DESCRIPTION OF THE PREFERRED EMBODIMENT
In FIGS. 1 and 2 there is a schematic showing of the construction of the flare pipe tower as shown in FIGS. 1A through 1H of FIG. 1 and FIGS. 2A through 2E of FIG. 2. The completed flare pipe tower is shown at 30 of FIG. 1H and in FIG. 30. The completed flare pipe 32, is conventional and has an outlet or flare tip at 34 for the gases to be burned in an extended flame as is also conventional.
The flare pipe tower 30 of the present invention includes a bottom section 36 that can be best seen in the perspective views of FIGS. 3 through 7. Bottom section 36 includes four legs 36a, 36b, 36c and 36d that stand above a central location identified as C that may be at the level of base B on the ground if the flare pipe tower is to be assembled onshore at a ground installation or on a deck or platform of an offshore facility. Each leg 36a through 36d includes a longitudinal leg 37a through 37d respectively that extends from the base B forming the corners of the bottom section and are there angled inwardly and upwardly to the top 38 of the bottom section. The top of the bottom section is framed by horizontal braces 39 from which suitable lifting blocks 40 depend reeved with suitable lines 41 to winches 42 on the base level B. The four corners 44a through 44d respectively are provided with rollers 46 secured to the horizontal braces 39 in a suitable manner as shown. The rollers may be made of a suitable hard rubber and are orthogonally positioned relative to each other to assist in the telescopic raising of tower section assemblies through rolling contact therewith as shown in FIG. 1D411.
The bottom section, as readily apparent from the drawings, includes an opening or door 48 formed by angled support members 50. The opening 48 is to be high enough and wide enough to permit the entry of the tower section assemblies 86 as shown in FIGS. 1 and 2 and especially FIGS. 4 through 7 and as will be later described.
One of the features of the present invention is the use of guide tracks 52 which constitute a pair of rails 52a and 52b that are laid on the base B and extend from outside the bottom section 36 to a point beyond the approximate middle of the bottom section at C. The guide tracks are best shown in FIGS. 20, 21 and 23 to be formed from I beams that establish the rails 52a and 52b. Positioned on top of each of the rails is a tracking bar 54 that extends the length of the rail or track 52a and 52b.
Designed to traverse the guide tracks 52 is a dolly 56 having a plurality of flanged wheels 58, as shown particularly in FIGS. 19 and 23. The dolly is formed from a plurality of horizontal beams supporting depending brackets 59 that hold the flanged wheels 58 for rotation in the conventional manner about axis 64. Dolly 56 as it traverses the guide tracks 52 is limited in its travel into the bottom section by a stop that has an abutment surface 67 to contact the foreward edge 68 of the dolly.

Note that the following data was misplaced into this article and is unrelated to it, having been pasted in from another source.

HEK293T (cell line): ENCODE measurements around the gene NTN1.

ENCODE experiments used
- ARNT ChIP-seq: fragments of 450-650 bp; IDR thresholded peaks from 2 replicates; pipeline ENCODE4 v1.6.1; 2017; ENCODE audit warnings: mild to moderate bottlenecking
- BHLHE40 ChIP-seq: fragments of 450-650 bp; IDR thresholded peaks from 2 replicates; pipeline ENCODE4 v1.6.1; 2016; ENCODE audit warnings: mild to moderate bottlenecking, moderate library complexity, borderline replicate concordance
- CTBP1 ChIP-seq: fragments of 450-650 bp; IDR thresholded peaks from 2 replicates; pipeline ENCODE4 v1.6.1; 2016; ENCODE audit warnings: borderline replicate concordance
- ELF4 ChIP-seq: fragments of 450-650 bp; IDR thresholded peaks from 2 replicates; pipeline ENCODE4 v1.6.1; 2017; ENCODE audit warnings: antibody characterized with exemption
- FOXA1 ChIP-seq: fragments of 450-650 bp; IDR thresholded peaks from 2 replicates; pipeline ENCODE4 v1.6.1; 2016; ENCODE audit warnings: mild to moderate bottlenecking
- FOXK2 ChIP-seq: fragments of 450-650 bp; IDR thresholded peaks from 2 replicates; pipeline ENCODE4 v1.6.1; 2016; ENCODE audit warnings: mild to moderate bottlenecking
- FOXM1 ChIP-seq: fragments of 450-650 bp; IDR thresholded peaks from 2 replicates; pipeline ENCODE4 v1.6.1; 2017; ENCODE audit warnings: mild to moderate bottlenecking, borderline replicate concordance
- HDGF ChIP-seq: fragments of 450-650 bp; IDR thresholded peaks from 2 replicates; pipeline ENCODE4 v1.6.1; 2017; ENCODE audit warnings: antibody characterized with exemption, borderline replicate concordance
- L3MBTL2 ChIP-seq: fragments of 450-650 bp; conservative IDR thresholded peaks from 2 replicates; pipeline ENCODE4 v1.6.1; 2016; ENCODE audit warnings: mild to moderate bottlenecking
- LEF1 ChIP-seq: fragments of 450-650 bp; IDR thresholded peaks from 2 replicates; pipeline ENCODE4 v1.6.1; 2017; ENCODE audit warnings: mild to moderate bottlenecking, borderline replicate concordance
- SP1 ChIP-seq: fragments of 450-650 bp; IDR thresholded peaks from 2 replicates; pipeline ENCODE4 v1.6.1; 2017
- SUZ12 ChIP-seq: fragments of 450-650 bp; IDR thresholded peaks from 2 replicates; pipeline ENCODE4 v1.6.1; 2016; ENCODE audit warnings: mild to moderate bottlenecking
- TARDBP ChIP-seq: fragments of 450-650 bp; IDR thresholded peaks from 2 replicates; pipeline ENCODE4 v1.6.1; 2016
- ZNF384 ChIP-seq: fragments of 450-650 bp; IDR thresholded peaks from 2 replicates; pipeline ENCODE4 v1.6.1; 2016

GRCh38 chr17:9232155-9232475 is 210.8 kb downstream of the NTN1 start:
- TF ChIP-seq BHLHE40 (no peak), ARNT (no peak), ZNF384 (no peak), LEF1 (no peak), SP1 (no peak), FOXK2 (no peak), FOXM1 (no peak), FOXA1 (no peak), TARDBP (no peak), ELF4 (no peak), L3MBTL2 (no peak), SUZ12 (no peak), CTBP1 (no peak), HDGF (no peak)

As best shown in FIG. 1b and FIG. 4, the top tower or mast section T1 is shown at 70. Subsequent tower sections may be designated T2, T3, T4, etc. The tower or mast section 70 is similar in structure to all subsequent tower sections to be installed and telescoped subsequently as shown in FIGS. 1C through 1H and FIGS. 2A through 2E. The tower or mast section T1 is composed of four upright tower legs 72a through 72d secured together at corners 73 by a plurality of horizontal cross-members.
One of the unique features of the present invention is the inclusion of one or more flare pipe sections 76 within each tower section. The upper flare pipe section in the top most tower or mast section T1 may be referred to as P1. Later added flare pipe sections may be referred to as P2, P3, P4, etc. At the top of the flare pipe P1 is a flare tip 34 positioned at the flare pipe outlet. While several flare pipes and flare pipe sections 76 are shown in the drawing the following description will relate to only a single flare pipe, it being understood that each flare pipe or flare pipe section is constructed in a similar manner.
Another of the unique features of the present invention is the support 80 for the flare pipe sections as best shown in FIG. 4 and FIGS. 28 and 29. Each of the tower or mast sections 70 includes at least one of the supports 80 preferably more than one. As is shown in the drawings, particularly in FIG. 4 there are three such supports that may be identified as 80a, 80b and 80c reading from top to bottom. FIG. 28 is an illustration of the top most support 80a while FIG. 29 depicts the intermediate or lower support 80b. Support 80 is formed with a plate 81 held within the tower section 70 by four horizontal diagonals 82 that extend from plate 81 to the tower legs 72a through 72d.
As best shown in FIGS. 28 and 29 the plate 81 is formed from two halves 81a and 81b coupled together at 83 in a suitable manner by bolts through upturned edges 84.